Thursday, April 18, 2019
Here is a fascinating article on the neurobiology of emotions and how it affects law students and lawyers:
Windmills of Your Mind: Understanding the Neurobiology of Emotion by Debra S. Austin.
"Intelligence has been parsed into categories including general intelligence (IQ), which is cognitive capacity, and emotional intelligence (EQ), describing social competency. Perhaps the most important new form of intelligence that lawyers can cultivate is neuro-intelligence (NQ), which is an understanding of the most important tool a lawyer must deploy – the brain. NQ can help us understand how emotions that arise in the brain are often experienced in the windmills of the mind as “words that jangle in your head”. Boomers will enjoy the Noel Harrison version of Windmills of your Mind, which won the 1968 Academy Award for Best Original Song, while Millennials should check out the Sting version from the 1999 remake of The Thomas Crowne Affair.
This article describes the importance of developing mental strength, and challenges lawyers to enhance their understanding of the role emotion plays in their relationships with colleagues, clients, employees, and constituents. Brain Literacy defines key components of the emotional and thinking brains. The process of memory formation is illustrated in Learning and Memory. Stress and Cognition outlines the harmful impacts of stress on brain health and mental performance. Recent research results are reviewed in Law Students and Lawyers are at Risk for Impaired Well-being. The brain’s automated response to emotional stimuli is detailed in Emotion. Emotion Regulation explores methods for responding to emotion, and the difference between survival and attachment emotions. Emotion and Decision-Making depicts the process that helps us determine what outfit to wear, what rewards we are strong enough to defer to meet our long-term goals, and how public policy is shaped by emotion. Finally, Interventions to Strengthen the Mind links mental strength to happiness, explains three obstacles to developing mental strength that are commonly experienced by law students and lawyers, and provides ten practices that can promote mental strength.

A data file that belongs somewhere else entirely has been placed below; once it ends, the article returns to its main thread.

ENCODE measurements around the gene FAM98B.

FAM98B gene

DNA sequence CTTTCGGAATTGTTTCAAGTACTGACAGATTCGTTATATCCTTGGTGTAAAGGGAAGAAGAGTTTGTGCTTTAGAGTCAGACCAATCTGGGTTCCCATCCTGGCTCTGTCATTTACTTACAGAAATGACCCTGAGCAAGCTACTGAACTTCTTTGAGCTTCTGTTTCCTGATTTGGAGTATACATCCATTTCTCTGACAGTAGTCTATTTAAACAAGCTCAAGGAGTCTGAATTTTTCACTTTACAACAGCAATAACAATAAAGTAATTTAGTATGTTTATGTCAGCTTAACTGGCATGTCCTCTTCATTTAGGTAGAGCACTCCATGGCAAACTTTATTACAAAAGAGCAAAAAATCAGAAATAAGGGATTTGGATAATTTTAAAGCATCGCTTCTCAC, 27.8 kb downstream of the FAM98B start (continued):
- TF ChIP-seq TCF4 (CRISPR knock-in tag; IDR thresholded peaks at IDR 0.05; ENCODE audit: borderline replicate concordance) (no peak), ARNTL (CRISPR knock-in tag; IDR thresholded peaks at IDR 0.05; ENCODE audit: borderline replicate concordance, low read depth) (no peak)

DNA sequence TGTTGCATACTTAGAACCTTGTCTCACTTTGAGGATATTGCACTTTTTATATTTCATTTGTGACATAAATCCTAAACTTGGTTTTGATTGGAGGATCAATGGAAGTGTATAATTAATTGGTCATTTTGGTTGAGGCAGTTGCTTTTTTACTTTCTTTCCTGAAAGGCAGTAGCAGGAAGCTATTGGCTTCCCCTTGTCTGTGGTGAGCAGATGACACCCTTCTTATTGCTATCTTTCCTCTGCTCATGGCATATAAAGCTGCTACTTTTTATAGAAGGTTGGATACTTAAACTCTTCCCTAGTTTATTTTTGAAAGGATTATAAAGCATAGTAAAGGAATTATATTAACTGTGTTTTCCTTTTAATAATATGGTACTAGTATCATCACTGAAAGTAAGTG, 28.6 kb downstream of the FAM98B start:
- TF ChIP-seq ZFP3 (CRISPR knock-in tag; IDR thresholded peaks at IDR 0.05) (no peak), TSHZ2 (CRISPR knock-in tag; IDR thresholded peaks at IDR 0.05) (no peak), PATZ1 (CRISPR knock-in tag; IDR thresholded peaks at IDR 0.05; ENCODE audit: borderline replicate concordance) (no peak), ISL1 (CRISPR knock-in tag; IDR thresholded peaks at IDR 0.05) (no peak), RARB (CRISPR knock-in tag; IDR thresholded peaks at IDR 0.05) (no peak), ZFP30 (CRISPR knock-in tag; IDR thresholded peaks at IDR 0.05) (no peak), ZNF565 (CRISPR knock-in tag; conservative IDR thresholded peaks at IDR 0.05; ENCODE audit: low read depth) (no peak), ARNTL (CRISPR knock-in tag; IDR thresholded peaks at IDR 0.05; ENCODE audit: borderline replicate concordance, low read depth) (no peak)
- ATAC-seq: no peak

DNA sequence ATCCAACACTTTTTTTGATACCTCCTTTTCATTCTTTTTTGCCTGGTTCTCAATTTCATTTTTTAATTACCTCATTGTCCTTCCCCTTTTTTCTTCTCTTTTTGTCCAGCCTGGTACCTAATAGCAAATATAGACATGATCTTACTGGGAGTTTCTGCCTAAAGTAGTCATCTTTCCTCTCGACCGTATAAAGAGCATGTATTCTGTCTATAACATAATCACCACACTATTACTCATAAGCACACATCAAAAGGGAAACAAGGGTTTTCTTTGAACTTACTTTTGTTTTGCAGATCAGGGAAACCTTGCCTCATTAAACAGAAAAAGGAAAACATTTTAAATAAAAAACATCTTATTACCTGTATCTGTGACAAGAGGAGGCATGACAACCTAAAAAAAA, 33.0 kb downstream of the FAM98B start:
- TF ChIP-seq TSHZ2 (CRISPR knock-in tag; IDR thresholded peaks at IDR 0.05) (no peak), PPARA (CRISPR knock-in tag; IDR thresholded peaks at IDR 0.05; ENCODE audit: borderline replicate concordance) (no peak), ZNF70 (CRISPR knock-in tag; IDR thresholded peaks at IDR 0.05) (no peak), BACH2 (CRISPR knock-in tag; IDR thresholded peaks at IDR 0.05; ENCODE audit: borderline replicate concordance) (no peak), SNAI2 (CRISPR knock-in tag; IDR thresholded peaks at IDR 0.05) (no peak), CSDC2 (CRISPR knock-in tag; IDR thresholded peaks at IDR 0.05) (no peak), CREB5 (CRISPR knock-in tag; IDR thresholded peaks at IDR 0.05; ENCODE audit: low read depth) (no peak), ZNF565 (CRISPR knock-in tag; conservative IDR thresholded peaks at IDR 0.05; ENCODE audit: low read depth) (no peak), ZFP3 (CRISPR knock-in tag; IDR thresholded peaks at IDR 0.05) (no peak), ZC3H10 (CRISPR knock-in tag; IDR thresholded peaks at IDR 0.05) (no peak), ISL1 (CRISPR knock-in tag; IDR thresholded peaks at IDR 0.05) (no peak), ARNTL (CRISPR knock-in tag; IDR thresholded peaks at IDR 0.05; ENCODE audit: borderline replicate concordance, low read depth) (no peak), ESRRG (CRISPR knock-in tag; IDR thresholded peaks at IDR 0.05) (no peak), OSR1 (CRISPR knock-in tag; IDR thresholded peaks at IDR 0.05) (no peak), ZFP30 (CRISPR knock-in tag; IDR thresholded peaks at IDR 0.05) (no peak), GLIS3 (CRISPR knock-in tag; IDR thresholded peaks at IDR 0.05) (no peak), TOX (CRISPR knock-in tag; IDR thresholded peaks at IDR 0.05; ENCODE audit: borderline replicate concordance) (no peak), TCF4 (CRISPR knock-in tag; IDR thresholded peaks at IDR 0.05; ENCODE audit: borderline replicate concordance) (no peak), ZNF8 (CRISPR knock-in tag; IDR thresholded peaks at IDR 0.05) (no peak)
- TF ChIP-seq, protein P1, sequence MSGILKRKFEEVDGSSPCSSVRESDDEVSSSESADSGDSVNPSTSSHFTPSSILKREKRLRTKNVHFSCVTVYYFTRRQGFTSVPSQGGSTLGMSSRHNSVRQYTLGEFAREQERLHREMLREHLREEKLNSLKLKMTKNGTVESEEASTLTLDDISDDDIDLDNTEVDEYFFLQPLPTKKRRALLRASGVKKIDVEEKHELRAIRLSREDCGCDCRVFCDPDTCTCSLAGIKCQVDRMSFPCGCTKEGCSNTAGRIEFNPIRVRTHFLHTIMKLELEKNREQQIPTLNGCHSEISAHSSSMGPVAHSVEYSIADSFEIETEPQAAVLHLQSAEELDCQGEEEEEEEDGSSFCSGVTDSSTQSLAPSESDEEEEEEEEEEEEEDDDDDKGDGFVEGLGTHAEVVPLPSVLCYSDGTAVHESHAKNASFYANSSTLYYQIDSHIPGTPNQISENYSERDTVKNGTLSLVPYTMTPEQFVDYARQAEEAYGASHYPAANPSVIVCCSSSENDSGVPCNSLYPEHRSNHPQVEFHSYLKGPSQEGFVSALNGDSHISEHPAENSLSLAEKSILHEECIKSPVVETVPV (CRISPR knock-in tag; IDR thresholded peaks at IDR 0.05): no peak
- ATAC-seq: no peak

This article proposes that law students, legal educators, and lawyers will benefit from developing their NQ, as well as their understanding of the impact of emotion and stress on performance, and the how building mental strength can empower their professional and personal lives. With greater NQ, individuals can improve well-being and performance, and organizations can leverage healthy human beings to enhance capacity and innovation."